…Lay across my InDesign spread.
Yes, today’s theme is layouts: Recently I put together a few new compositions, and polished up a couple of older ones.
When it comes to publishing software, there’s essentially two rival firms: Adobe (them of Photoshop) make InDesign, while Quark produce QuarkXPress. I haven’t used the latter for a long time, so I was sure to roughly re-create at least one of these ID works in QXP, looking up how to do particular actions when required. While features like arranging items forward/backward have yet to be discovered, it served as a good refresher task.
So, play the gallery theme in another tab and scroll down: You can click on any of the images for a larger view.
InDesign version on the left, Quark practice on the right. The Donkey Sanctuary’s website has a pleasing colour scheme, which has been carried over to this. I also used a method from The Sun newspaper, in that specific words are made bold for emphasis.
Moving on to this magazine cover, there’s a lovely triple meaning in the cover line “Second Life”: First off, it’s the name of an unrelated but well-known video game. Secondly, Vampire: Bloodlines is based around Vampires – creatures in their ‘second life’. Finally, Bloodlines has been given a new lease on life since the development studio closed, as fans fixed bugs and restored incomplete content!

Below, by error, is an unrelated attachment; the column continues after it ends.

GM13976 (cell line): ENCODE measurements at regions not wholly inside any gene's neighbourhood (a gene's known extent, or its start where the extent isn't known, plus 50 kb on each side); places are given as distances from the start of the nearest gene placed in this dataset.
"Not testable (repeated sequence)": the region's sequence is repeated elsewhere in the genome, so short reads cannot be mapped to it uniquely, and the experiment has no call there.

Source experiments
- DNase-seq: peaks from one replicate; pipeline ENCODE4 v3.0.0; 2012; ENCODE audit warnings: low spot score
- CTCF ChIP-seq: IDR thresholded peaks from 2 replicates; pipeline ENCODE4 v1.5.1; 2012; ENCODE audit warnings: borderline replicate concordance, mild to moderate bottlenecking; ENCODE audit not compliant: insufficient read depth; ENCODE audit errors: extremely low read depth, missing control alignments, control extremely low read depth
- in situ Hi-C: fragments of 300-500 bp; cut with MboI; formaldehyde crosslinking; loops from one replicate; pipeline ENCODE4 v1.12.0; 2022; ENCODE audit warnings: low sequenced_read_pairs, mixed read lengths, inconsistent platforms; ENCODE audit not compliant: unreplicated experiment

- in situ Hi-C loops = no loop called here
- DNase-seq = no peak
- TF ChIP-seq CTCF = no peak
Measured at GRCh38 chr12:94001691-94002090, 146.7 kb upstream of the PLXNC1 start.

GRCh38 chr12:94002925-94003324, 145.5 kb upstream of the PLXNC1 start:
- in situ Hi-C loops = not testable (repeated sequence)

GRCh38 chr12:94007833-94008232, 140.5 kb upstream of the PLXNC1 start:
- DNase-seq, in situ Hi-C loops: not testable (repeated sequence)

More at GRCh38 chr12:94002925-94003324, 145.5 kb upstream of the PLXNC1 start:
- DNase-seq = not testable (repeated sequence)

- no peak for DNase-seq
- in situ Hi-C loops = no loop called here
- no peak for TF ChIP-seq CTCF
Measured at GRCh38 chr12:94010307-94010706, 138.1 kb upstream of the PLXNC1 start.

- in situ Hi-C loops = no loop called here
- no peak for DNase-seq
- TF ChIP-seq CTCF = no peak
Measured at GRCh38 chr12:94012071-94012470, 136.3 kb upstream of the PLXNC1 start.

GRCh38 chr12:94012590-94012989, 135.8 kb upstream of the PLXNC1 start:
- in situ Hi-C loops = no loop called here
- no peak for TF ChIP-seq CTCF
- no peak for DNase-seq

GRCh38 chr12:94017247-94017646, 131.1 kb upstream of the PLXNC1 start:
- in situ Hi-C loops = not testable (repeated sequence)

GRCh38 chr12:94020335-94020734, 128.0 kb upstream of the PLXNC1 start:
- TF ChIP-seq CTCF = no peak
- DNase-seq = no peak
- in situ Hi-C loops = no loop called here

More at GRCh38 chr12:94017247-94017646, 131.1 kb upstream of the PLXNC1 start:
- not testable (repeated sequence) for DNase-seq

Next is a Prospectus cover for the University of Bradford – A mixture of its appearance back in my day, and the ones they currently distribute. Check out the watermark down the right-hand side, in the dark purple bars.
This is actually a preferred yet alternative take, which sprung to mind while composing another advertisement for the same outdoor retailer. In a further amendment, the main paragraph originally began “your hairdresser’s prime question – so what’s your answer?”.
Playing journalist, I wrote the copy on this magazine spread as well as composing the layout. I learned while researching this that Countryfile magazine does not keep a consistent style across its articles – perhaps they are aiming for a “scrapbook” feel. And yes, I have been to see the Lucky Dog statue mentioned in the above.
Finally… OK, I admit this looks like an illustration. Let me point out that the bridges on the poster’s map resemble the actual bridges used for the race, and surprisingly, it took a bit of digging to determine which two bridges they use.
I’ll be filtering these into my site and PDF portfolio (itself arranged in InDesign) while getting my Quark knowledge bulked out. We’ve reached the end of this edition, so here’s your answer to the opening reference.